In our culture, when you graduate college you step out of the growing up phase of your life and into the real world.
It looks glitzy and glamorous– like a marquee board lit up and flashing “Welcome to the Real World.” This is an exciting adventure. It’s time to enter The Real World.
For reference, The Real World is a place where you find a job that you both love and pays you enjoy to support yourself. In The Real World, people live in houses or apartments with nice furniture and art on the walls and plants on the porch. You find the perfect guy with a great, well paying (duh) job who takes you on dates and adores you and in a reasonable amount of time pops the question.
Except like most things lit up on a marquee board, The Real World is a fairy tale; it’s a fantasy with very little substance. Turns out the world is grimy and dirty and flawed. The idea of The Real World you’ve been sold, or sold to yourself, is, at best, an exaggeration and, perhaps, a lie.
Maybe I’m just an entitled, lazy millennial, but adjusting to what life after college actually is versus what I thought it would be is hard.
Saying it’s hard is putting it lightly.
The reality of my situation is like when you go to the beach all day. You faithfully apply sunscreen only to realize there’s a patch where the swimsuit rode up and you have a second-degree sunburn. Every time you move, you ache. You hole up in the dark and only wear baggy clothes that barely touch you. The beach trip was supposed to be glorious, and instead, you are condemned to spend your time inside.
It’s a major let-down. This is not what you paid for.
I’ll be the first to admit that this is a tad bit melodramatic. Turns out I’m a tad bit melodramatic, so what can you do? Maybe my disillusionment with the real world is my fault for being too idealistic and having a tendency to romanticize things. Maybe it’s my college’s fault for selling me the American dream if I went to college. Maybe it’s all the tv shows and movies I watch. Maybe it’s Instagram teaching us to post the edited highlights of our lives. Probably it’s some combination of all of the above.
Regardless, I, and I suspect some of my peers, am struggling to learn how to live in this new reality we’ve been thrown in. Some of us have good jobs but are disappointed in our social or romantic lives. Others can’t find jobs or are stuck in low paying jobs where we are unfulfilled and unappreciated. And the hardest thing is our problems no longer have immediate end dates in sight.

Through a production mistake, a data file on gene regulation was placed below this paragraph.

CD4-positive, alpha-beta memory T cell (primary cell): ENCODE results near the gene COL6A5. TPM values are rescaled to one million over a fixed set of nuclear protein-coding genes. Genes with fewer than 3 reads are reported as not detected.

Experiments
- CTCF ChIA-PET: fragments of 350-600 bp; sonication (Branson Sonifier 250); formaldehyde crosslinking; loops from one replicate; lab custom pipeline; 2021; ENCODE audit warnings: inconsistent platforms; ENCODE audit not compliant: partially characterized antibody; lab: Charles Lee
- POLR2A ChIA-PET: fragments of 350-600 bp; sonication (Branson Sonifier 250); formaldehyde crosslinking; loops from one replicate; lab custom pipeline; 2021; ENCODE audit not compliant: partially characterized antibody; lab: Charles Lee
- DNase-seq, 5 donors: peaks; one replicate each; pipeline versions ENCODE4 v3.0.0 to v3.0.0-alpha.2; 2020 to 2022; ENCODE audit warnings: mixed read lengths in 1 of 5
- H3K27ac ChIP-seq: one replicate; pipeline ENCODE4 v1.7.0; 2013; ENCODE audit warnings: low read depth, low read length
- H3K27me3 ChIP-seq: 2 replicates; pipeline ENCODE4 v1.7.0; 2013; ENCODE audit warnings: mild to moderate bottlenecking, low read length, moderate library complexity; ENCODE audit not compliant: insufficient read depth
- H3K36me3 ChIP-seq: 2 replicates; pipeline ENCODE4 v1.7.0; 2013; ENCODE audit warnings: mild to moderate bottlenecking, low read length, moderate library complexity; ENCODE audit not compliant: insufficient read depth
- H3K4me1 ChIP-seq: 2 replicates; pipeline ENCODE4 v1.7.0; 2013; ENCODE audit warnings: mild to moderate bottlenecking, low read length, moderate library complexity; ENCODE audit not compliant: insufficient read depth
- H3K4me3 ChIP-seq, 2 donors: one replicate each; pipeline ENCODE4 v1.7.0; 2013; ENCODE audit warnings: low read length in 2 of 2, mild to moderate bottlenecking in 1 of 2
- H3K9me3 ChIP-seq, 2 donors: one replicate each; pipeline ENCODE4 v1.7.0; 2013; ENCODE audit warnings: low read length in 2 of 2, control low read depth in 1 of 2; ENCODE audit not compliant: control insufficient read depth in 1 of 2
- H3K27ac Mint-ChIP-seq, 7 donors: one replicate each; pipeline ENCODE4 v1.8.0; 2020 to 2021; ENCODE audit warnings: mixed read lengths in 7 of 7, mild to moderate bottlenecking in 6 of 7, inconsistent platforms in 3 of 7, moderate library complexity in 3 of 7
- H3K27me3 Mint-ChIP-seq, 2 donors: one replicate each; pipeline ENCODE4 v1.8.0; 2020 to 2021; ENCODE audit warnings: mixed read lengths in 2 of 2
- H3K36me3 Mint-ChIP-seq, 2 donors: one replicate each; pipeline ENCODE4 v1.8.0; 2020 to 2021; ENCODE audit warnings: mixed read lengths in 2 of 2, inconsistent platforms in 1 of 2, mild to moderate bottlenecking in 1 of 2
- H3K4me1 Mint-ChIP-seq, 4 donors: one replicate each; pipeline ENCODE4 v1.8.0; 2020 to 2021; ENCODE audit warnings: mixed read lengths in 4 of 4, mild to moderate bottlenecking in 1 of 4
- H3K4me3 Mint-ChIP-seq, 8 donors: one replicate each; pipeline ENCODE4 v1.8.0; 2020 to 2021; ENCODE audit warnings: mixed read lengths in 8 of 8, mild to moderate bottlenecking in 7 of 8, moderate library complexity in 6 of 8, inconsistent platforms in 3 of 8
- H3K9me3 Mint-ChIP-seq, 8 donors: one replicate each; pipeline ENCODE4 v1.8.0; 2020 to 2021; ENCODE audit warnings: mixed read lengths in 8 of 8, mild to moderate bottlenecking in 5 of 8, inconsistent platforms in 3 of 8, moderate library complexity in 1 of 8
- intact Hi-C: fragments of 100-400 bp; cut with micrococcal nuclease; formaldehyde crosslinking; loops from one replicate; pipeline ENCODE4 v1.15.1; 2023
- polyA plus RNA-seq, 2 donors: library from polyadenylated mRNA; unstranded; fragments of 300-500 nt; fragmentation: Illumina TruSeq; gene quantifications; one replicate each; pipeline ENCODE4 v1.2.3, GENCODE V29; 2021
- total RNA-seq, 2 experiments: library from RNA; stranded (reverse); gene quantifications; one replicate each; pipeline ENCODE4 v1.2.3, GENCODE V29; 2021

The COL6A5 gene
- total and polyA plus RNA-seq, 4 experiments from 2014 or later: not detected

There is no more “if I can only make it through to next Wednesday this will all be over.” There is no next semester where you get new teachers and classes and classmates. The problems continue. Rent comes every month regardless of whether your car broke down. The guy you like doesn’t ask you out. Or if he does, he doesn’t text you afterward.
There is every possibility that when I reread this when I’m 27 or 35 or 48, I will laugh at how naive I was. I will see the struggle in the big picture. I will know that x lead to b which was way better than y would have been.
But for now, I can only see now. I know that this season of life is just that– a season. And yet, at present, it feels like forever.
There is no end in sight. Every day goes on as the day before. The rent comes. I don’t go on dates. My apartment is not a replica of the library in the Beast’s Castle in Beauty and The Beast (I’m only slightly joking here).
Some days it is hard to see the good, but it is there. I don’t have a great way to wrap this up because I am still living it. I can only say I am blessed by the lessons these circumstances are teaching me. I am learning God provides. I am learning how to live with less. I am learning how to carve a place for myself in the world, little by little, person by person. I am learning to see ugly thrift store furniture as charming and unique. I am learning about the generosity and love people share when you are open and vulnerable about your struggles.
Some days I think things are never going to get better than they are now. I feel like my present is my forever. I worry that I made wrong choices and ended up somewhere I didn’t want to be. I am scared that something is wrong with me; that I am flawed in some way that keeps me from succeeding. Maybe it’s true. Maybe I will be stuck here forever and am flawed and messed up in an irrevocable way.
I hope not.
I hope in a few decades I can look back and see God’s goodness and grace. When that time comes, I will gladly accept my role of telling people two to four decades younger than me how it all works out in ways you can’t imagine. I will tell them even if they mentally roll their eyes at me.
Until then, I’m living in my mess and hoping I get things right.
I am following the advice of Solomon in Proverbs 3:5-6, “In all your ways, acknowledge him and he will make your paths straight.,” and in Proverbs 16:3, “Commit your work to the Lord and your plans will be established.”
Things are hard and different than I expected but it’s ok. I know I serve a Lord who has overcome the world (John 16:33). And that’s so encouraging. Things don’t have to be picture perfect for me to serve the Lord. In fact, I think maybe we can serve him best in the nitty gritty real world.